For Marketers, Does It Even Matter If It's Not Real?


Anne-Sophie Scharff | April 17, 2023

The latest campaign from Jacquemus features digitally generated images of "Bambino bag" cars zipping around Parisian landmarks.Credit: Courtesy.

As the use of artificial intelligence opens up more opportunities for brands to express their creativity on social media, does it even matter to marketers whether the content created is real or not, if the reactions or responses from their audiences are positive?

Earlier this month, when French luxury brand Jacquemus unveiled a video on social media featuring its Bambino bags driving around in Paris, the unexpected sight immediately drew responses of wonderment and joy, followed by questions of how the brand managed to create car-sized bags and whether this actually was actually happening in real life?

As it turns out, these bags on wheels were not real, and in reality, were 3D renderings. However, that didn’t stop the content from going viral and gathering over 1.3 million likes on Instagram. The video, which comes just after the brand concluded its immersive pop-up experience at Galeries Lafayettes, has now been praised for its creativity and originality by hundreds of users online. A highly effective move.

But what does this mean for luxury marketing? Are we moving towards more tech-created campaigns at the expense of real-life productions? And do we even care that the content created didn’t even happen in real life?

Clearly, there are a lot of benefits to this approach but there are also several points of caution that should not be overlooked.

Imagine if the Jacquemus video had been real. The planning, investment and energy that would have gone into building these car-sized bags, wouldn’t have made sense for the production of an 8-second social media video. And we’re not even mentioning the logistics required to film in the streets of Paris and other miscellaneous production hurdles.

Using other technologies such as 3D renderings has brought to life something that would have been too complex in real life. This is always a big debate for marketers looking to maximise their exposure within a set marketing budget.

Technology is opening up a new world of opportunities for brands and allowing them to explore ideas that not that long ago were not within the realm of possibility.

That being said, artificial intelligence (AI) and related technologies should not take over the whole creative process. These tools should be used in support of human creativity and enable it to be pushed further. By nature, AI creates outputs based on existing data and identified patterns. Relying solely on them would mean staying within a fixed set of ideas. Brands should prioritise human creativity to think outside the box and then use technology to assist with production and implementation.

What’s also really interesting about the Jacquemus example is that people did not seem to care that it did not actually happen. ‘Oh, this wasn’t real?’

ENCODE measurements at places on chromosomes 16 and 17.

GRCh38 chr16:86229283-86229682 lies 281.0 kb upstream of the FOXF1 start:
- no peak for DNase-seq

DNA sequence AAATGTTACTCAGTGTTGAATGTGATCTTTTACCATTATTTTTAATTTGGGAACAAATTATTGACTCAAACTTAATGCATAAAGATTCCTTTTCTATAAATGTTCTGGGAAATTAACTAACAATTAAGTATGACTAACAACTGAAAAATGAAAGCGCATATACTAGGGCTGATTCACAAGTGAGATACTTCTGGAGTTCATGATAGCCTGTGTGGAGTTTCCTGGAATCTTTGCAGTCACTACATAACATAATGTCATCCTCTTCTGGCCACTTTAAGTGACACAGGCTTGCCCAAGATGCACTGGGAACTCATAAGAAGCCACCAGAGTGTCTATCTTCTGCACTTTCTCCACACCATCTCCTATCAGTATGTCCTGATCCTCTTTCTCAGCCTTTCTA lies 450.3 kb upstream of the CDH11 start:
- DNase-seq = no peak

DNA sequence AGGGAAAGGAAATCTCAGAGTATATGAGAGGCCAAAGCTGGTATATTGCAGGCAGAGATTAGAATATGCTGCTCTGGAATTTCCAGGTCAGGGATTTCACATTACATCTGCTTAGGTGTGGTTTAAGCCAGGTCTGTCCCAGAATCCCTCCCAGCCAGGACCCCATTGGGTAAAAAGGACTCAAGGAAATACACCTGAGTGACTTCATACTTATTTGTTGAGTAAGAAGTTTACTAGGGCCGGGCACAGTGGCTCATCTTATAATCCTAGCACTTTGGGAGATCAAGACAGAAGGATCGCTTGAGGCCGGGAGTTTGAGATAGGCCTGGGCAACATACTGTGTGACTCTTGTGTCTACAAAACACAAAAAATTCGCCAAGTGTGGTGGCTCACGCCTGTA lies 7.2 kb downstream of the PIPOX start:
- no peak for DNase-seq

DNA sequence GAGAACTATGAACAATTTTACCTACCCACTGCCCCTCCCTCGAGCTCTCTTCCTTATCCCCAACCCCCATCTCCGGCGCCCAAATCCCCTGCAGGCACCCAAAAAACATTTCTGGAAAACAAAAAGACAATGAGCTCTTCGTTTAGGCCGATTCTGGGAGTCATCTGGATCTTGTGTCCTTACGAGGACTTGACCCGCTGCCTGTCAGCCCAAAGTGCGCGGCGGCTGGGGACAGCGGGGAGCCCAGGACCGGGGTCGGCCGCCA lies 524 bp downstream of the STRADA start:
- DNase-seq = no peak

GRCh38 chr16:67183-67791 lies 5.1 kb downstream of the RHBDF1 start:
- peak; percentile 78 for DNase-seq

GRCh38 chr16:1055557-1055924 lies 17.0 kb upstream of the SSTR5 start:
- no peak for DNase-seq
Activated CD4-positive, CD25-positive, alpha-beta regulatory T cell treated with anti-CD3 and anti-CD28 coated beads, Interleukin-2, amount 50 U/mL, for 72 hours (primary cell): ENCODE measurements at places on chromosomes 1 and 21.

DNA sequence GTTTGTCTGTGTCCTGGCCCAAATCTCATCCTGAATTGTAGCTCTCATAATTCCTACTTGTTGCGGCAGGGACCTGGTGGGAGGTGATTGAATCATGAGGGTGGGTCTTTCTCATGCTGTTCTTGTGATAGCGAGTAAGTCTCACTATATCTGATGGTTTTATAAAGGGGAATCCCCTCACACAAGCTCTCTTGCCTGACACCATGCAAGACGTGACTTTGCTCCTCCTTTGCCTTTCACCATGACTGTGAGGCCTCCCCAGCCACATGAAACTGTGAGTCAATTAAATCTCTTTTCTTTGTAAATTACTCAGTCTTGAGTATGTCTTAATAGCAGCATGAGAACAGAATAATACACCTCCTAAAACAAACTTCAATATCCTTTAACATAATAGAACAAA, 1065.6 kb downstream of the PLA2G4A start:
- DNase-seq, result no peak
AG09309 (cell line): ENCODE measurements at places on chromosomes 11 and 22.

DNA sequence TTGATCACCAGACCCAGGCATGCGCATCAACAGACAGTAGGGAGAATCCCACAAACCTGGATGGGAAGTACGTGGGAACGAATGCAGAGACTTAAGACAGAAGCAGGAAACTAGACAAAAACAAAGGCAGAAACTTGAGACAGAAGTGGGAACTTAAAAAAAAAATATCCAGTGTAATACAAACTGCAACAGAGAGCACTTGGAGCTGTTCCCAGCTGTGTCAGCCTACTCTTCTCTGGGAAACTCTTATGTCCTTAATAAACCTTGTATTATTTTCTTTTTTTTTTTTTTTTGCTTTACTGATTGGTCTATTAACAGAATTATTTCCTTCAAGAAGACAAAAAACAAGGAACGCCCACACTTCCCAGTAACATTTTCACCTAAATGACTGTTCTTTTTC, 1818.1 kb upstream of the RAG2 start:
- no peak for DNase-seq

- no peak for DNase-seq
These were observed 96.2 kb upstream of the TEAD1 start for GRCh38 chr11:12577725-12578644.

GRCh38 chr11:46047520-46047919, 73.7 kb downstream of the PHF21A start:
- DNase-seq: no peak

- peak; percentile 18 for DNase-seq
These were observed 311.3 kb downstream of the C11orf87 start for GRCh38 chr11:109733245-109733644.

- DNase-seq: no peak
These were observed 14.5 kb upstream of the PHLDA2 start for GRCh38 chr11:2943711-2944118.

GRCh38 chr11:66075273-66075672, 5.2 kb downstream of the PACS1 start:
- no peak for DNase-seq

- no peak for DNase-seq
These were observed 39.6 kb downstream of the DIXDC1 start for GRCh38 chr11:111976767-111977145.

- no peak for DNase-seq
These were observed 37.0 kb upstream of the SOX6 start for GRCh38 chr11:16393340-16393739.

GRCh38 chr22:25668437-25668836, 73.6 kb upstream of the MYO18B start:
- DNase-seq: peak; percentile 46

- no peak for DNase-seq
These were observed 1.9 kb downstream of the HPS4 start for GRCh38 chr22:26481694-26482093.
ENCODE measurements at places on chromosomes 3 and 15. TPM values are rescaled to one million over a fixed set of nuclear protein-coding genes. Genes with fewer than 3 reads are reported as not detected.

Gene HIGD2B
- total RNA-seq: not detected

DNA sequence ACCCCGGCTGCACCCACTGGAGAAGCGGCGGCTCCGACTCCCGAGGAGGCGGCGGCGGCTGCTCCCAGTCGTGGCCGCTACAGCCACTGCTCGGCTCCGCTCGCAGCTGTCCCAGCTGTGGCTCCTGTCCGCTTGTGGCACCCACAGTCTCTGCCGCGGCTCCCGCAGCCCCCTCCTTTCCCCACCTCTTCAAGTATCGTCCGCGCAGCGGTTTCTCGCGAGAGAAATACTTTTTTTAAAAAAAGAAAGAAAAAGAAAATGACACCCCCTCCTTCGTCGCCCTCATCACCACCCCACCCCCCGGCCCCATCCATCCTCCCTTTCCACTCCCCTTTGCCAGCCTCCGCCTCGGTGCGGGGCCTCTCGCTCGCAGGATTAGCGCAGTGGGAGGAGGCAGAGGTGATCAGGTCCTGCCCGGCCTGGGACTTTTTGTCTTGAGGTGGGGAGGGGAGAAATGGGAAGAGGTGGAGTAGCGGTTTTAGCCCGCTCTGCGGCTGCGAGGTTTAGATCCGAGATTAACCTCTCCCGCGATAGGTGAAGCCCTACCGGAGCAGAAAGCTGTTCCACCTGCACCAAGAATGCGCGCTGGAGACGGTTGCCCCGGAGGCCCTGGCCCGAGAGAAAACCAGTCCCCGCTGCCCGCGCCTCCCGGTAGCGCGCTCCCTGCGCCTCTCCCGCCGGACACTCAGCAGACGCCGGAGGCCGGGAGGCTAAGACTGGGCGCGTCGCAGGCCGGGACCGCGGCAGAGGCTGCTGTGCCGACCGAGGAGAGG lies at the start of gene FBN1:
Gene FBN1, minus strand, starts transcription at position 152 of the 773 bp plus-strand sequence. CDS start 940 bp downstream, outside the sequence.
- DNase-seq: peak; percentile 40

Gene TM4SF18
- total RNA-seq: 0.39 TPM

Still genius anyway. It was giving off the vibe of an April Fool's prank gone right.

In an era where authenticity is the golden standard for brands, the idea of something not being real is somewhat of a conundrum. When pictures of Pope Francis sporting a white puffer jacket surfaced online, it quickly went viral with everyone sharing it, not questioning whether it was real. However, when we later found out these pictures were AI-generated, users were not too pleased, leaving us with a little distrust. This highlights some of the limitations of AI-generated content. Creating fake content that involves public figures somehow crosses a boundary and this isn’t something that brands should get into, unless it’s very clear from the start that it isn’t real.

Even beyond public figures, working with AI-generated people can be a risk for brands. A few weeks ago, Levis announced that they were going to test AI-generated clothing models in order to increase diversity and representation on their website. The brand quickly faced some backlash with users perceiving the move as a substitute for the real actions that must be taken in order for the company to deliver on its Diversity and Inclusion commitments.

Brands should use these technologies to enhance creativity and not as shortcuts for actions or initiatives that really should be taking place in the real world. What worked for Jacquemus is that they put the focus on their own products and created a narrative that was fully aligned with their brand universe.

Overall, these types of campaigns and content are still very new and it will most likely take some time before more brands start to embrace the opportunities of AI and other associated technologies for their marketing. When interviewed about the creative process behind the video, 3D artist Ian Padgham mentioned that the Jacquemus team initially rejected the idea as it did not fit what they had in mind.

While many luxury brands have already embraced AI to assist with personalisation or process optimisation, its use for marketing purposes is still quite rare. Just like with every new technology, adoption will take time but there’s true potential for brands willing to experiment with it.

Remember that phrase: If you did not take a picture, did it even happen? Well, now it doesn’t even need to have happened if you want to post about it. And this is just the beginning.

Welcome to DLG Insights, a new series of articles written and produced by our parent company's in-house experts. At DLG, we firmly believe in the future of AI and the opportunity it represents for brands. If you are a luxury or lifestyle brand that is interested in speaking with us about it, you can contact us here.

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